When to start watering/blooming now

Mary Sue Ittner msittner@mcn.org
Sat, 19 Oct 2013 08:39:37 PDT
Many years ago on this list we had a discussion about when to start 
watering winter growing bulbs. In California it usually doesn't start 
to rain as early as it does in other Mediterranean areas and often 
the fall months are warm and sunny. For those of us who live in 
coastal climates these days may be even warmer than in summer when we 
often have wind or fog. It seemed reasonable to wait to start 
watering the native bulbs until it started to rain, but what about 
those from other countries where it would have rained earlier in the 
season. If they started into growth early, how would they do if it 
got really warm. I remember Gordon Summerfield from South Africa 
saying if it hadn't rained by mid October give your pots a good soaking.

Since I have sometimes traveled to experience spring in the southern 
hemisphere or Europe in late summer, early fall those years I waited 
to water until we got back. Early on however I learned if I didn't 
start watering my Oxalis collection in August, I'd wouldn't have as 
good a bloom experience from all the fall bloomers. This year I was 
home and we had early rainfall and I watered early. I've had one of 
the nicest fall blooming seasons (except for Amaryllis belladonna and 
I really think it's too shady for it) ever. My fall blooming Oxalis 
have been spectacular (taking me back to being hooked on these from 
Diana Chapman's description of them being dazzling.) Some pots have 
been covered in flowers for months now: several kinds of Oxalis 
flava, several forms of Oxalis hirta, Oxalis depressa, Oxalis 
luteola, Oxalis bowiei, Oxalis livida, Oxalis massoniana,  Oxalis 
melanosticta 'Ken Aslet', Oxalis callosa, Oxalis commutata, Oxalis 
engleriana, Oxalis fabifolia, Oxalis imbricata, several forms of 
Oxalis purpurea, Oxalis pardalis, Oxalis polyphylla var. heptaphylla, 
Oxalis versicolor, and Oxalis zeekoevleyensis. These are all pictured 
on the wiki. The South American Oxalis perdicaria that I love so much 
because the flowers are such a cheerful yellow is also in bloom and 
for the first time ever I have blooms on Oxalis pulchella, a gift 
from Ron Vanderhoff and drum roll, Oxalis palmifrons. The latter 
species is a shy bloomer and when Diana Chapman was kind enough to 
invite Pacific Bulb Society members to spend a weekend with her, she 
caused a lot of excitement when she put a flower on from another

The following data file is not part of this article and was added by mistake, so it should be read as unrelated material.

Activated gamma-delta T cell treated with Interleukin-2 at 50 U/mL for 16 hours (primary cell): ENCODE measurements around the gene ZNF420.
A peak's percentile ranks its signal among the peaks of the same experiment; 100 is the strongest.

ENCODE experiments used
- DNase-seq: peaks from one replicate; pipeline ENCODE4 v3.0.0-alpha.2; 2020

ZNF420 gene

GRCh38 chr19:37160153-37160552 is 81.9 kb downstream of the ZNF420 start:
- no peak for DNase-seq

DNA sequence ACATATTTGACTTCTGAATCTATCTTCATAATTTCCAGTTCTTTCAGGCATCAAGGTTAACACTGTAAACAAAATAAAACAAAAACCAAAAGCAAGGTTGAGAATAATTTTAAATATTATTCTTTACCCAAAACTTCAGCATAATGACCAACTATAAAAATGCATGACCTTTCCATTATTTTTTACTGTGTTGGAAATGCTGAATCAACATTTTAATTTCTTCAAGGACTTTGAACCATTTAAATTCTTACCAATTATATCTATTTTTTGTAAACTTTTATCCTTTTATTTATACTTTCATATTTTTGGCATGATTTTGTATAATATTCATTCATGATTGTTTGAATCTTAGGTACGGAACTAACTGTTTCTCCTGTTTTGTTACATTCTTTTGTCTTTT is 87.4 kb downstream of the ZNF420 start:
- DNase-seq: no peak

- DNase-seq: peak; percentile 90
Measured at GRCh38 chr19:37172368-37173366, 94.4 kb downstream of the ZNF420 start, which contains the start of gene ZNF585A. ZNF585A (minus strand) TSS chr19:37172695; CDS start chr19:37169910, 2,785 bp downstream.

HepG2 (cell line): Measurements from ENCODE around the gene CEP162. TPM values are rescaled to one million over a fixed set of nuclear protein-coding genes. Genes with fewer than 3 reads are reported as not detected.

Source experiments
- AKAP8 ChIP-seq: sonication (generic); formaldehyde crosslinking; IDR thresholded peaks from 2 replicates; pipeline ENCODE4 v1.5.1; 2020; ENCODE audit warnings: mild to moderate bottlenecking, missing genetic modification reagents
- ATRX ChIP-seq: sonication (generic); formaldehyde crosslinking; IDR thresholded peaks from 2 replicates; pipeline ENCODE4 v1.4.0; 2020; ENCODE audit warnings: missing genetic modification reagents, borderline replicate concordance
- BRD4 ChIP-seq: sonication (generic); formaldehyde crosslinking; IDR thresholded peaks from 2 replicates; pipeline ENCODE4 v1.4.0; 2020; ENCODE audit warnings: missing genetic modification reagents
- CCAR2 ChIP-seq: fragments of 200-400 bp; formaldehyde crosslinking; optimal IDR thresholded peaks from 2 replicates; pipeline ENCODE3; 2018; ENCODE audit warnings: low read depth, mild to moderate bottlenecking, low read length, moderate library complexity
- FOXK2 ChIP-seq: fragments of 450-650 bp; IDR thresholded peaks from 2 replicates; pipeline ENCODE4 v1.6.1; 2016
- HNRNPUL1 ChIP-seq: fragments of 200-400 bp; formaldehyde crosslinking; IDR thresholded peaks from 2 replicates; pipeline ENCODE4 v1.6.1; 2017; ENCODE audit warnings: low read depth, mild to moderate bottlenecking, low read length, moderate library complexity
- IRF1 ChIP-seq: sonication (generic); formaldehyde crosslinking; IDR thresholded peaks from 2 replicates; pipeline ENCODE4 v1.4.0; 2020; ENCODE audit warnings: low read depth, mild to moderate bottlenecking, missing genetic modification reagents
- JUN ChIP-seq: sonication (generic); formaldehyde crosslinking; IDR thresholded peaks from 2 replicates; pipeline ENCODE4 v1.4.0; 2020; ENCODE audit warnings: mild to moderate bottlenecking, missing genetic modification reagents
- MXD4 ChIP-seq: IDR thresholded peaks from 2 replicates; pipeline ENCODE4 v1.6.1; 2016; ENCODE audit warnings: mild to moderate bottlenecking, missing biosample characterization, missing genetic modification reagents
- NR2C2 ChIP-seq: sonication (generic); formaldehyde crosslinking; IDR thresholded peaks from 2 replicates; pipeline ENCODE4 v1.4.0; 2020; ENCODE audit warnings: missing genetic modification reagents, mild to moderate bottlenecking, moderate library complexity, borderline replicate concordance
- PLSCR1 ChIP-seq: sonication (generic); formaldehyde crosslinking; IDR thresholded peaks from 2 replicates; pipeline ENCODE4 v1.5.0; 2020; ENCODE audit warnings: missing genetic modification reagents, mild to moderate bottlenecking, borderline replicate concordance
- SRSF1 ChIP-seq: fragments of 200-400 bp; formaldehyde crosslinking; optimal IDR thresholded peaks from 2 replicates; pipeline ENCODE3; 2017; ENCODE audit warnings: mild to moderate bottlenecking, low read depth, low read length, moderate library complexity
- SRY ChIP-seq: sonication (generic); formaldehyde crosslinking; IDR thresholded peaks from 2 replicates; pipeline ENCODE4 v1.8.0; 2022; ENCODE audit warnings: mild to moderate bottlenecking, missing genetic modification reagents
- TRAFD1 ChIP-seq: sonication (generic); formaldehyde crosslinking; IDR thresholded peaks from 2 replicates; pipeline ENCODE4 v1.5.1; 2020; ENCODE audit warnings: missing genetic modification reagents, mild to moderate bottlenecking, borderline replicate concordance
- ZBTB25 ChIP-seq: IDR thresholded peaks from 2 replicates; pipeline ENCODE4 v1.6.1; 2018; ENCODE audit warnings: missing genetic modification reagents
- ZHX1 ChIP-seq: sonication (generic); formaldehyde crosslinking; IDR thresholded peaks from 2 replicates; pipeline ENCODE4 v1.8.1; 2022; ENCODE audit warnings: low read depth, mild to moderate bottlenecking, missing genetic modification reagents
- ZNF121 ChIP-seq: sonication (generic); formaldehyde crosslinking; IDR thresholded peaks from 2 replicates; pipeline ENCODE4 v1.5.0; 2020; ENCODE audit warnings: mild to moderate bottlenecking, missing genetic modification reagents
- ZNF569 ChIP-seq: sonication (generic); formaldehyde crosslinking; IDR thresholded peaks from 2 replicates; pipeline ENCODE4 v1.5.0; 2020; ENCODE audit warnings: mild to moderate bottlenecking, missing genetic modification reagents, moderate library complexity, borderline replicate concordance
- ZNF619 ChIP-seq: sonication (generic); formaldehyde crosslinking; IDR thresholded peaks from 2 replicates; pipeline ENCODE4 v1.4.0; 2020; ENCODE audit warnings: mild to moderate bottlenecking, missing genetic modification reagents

blooming species on O. palmifrons and people thought they were 
finally seeing it in bloom. Now I know it is a fall bloomer.

Several other genera are bringing me happiness. I have a lot of 
Cyclamen in bloom and leaves of many other species appearing in pots 
and in the ground. I thank Bill Dijk for encouraging me to grow this 
genus which I just love and looks like it will keep going even when I 
get to the point that pots are too hard to manage. The fall blooming 
Nerines started early and have been continuing. Since I started 
watering the Nerine sarniensis cultivars in summer and leave them in 
the greenhouse year round so they aren't overwhelmed by our humid 
winters and have extra warmth, most of my pots usually send up at 
least one spike and sometimes more. Nerine angustifolia, Nerine 
humilis, Nerine masoniorum, and Nerine platypetala are all blooming 
as well as some hybrids. There is even what I assume is a hybrid I 
grew from seed taken from N. bowdenii (the bees are busy in the fall) 
that grows on its own terms, usually going dormant only for a few 
months in summer and then when I water it producing leaves and just 
now flowers.

The fall blooming Crocus have been going strong. Crocus goulimyi does 
really well for me and is long blooming. Others in bloom at the 
moment are Crocus asumaniae, C. cartwrightianus, C. niveus, C. pulchellus.

There are a couple of fall blooming white fragrant Freesias in bloom, 
including one that only once bloomed before.

Earlier several South African Gladiolus bloomed and I was thrilled to 
have a first bloom from Haemanthus coccineus and Brunsvigia 
bosmaniae. Both were grown from seed and I had given up on them. I 
tried them in the ground (now gone) and these were in pots. 
Hyacinthoides lingulata is finishing and I've had a few Narcissus 
bulbocodium already bloom. They start into growth early.

Except for my native California species and a few others, most of the 
winter growers are well up or appearing. So for me I think it is 
probably wise to water early so that fall bloomers have a chance to 
grow big enough and bloom before the weather gets cold and wet. This 
might not hold true for areas of California with warmer temperatures. 
But obviously my garden at the moment is quite different from 
Gastil's. The Oxalis flowers don't open unless it is warm and not 
windy, so having them in bloom during those months of the year when 
we have warm sunny weather makes sense. Because of the early rainfall 
(we've had two good rains so far), I've found most of my natives are 
already growing as well when I try to repot so it may be that 
repotting is done for the season except for my tulips that will be 
going into the refrigerator soon.

Mary Sue

Mary Sue Ittner
California's North Coast
Wet mild winters with occasional frost
Dry mild summers  

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